Looking beyond the current, deep malaise Europe finds itself in with slumping growth, soaring unemployment and countries unable to pay their debts, the Nobel committee has instead focused on what the EU has done over the past 60 years to reconcile the disparate, warring corners of the ‘old continent’.
From just six countries who agreed to pool their coal and steel production in the 1950s to 27 member states today – and 28 once Croatia joins next year – the EU now stretches from Portugal to Romania, Finland to Malta and sets rules and regulations that have a bearing on more than 500 million people.
“The stabilizing part played by the EU has helped to transform most of Europe from a continent of war to a continent of peace,” the Nobel committee said on October 12 when it announced the EU had won, an unexpected decision.
“The division between East and West has to a large extent been brought to an end; democracy has been strengthened; many ethnically based national conflicts have been settled.”
Moments after being announced as the winner, the EU and its institutions were at odds over who should receive the prize and who the Nobel trustees were specifically honoring.
In the end it was decided that the award was for all Europeans, but it will be picked up by the heads of the EU’s three main institutions.
They are Herman Van Rompuy, president of the European Council of leaders of member countries, Jose Manuel Barroso, president of the EU’s executive European Commission, and Martin Schulz, president of the elected European Parliament.
Four young Europeans, including a 12-year-old Spanish girl and a 21-year-old woman from Poland, will also attend the ceremony after winning competitions, and 20 EU heads of state and government have also flown in for the high-profile occasion.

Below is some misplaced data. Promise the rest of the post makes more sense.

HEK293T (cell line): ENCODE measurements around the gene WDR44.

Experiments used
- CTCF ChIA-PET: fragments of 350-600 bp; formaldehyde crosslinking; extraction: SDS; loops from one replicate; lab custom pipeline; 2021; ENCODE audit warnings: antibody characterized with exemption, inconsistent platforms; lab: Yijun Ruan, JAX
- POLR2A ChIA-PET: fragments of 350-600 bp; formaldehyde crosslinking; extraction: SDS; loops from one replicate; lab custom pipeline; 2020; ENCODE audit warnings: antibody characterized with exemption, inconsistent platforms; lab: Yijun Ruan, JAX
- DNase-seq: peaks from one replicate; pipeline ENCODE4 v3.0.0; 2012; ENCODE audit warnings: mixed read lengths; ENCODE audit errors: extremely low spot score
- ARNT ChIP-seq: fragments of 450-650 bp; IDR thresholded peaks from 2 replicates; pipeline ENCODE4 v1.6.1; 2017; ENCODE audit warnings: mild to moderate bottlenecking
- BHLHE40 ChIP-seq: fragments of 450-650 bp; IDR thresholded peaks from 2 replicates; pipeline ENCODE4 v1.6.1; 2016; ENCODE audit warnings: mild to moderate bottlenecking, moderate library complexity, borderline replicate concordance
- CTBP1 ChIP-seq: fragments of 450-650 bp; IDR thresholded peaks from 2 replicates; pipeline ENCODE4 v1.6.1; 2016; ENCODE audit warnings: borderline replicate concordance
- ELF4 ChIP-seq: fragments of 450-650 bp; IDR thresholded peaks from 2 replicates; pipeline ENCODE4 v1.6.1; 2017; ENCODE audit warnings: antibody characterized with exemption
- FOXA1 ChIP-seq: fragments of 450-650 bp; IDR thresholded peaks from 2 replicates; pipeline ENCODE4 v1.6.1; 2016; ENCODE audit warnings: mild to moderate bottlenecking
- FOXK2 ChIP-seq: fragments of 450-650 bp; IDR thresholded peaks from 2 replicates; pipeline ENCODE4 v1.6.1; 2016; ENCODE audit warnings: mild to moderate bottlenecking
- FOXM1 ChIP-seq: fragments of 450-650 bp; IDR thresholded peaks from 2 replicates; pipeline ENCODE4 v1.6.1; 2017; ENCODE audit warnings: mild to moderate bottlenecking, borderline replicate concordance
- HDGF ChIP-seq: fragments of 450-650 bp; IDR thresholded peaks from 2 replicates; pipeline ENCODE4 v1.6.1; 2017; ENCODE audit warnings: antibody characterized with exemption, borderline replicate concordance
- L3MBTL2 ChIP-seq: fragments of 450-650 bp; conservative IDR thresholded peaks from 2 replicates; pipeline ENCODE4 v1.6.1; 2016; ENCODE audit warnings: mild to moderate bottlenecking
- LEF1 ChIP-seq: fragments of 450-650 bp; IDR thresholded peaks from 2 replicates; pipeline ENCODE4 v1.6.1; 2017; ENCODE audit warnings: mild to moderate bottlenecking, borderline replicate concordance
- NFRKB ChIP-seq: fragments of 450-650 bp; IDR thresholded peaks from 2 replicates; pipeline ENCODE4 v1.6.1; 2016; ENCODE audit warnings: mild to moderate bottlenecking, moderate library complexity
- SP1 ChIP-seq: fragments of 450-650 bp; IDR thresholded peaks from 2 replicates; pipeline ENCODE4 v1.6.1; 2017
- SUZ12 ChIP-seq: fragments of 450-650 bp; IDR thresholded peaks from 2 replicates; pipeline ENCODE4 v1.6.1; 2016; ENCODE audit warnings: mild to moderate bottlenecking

The prize money of 930,000 euros ($1.25 million) will be given to projects that help children struggling in war zones, with the recipients to be announced next week. The EU has said it will match the prize money, so that a total of 2 million euros will be given to the selected aid projects.
That decision went some way to silence critics on Twitter and other social media sites who initially joked that if the award was for all Europeans then they should all share the prize money – which would equal about 0.2 euro cents each.
Commentators on social media haven’t been the only critics of the award going to the EU, which for the past three years has been a virtual byword for disorder and indecision because of its failure to get on top of a sovereign debt crisis.
Former Nobel laureate Desmond Tutu said last week that the EU did not deserve the award, and on Sunday around 1,000 members of left-wing and human-rights groups marched through the streets of Oslo in protest, saying the EU was not a rightful beneficiary under the terms Alfred Nobel laid down in his will in 1895.
“Alfred Nobel said that the prize should be given to those who worked for disarmament,” said Elsa-Britt Enger, 70, a representative of Grandmothers for Peace. “The EU doesn’t do that. It is one of the biggest weapons producers in the world.”
For many people inside and outside of Europe, it is hard to get beyond the sense of the EU as an organization stumbling from one crisis to another while meddling in member states’ sovereignty.
In their acceptance speech on Monday, Van Rompuy and Barroso will be hoping to overturn those impressions by invoking the despair and misery produced by World War Two and emphasizing what Europe and its institutions have done in the decades since to prevent trading partners going to war with each other.
“This Nobel prize is a recognition of our union’s achievements as a peacemaker and a tribute to the work of generations of Europeans,” Van Rompuy said in a statement. Reuters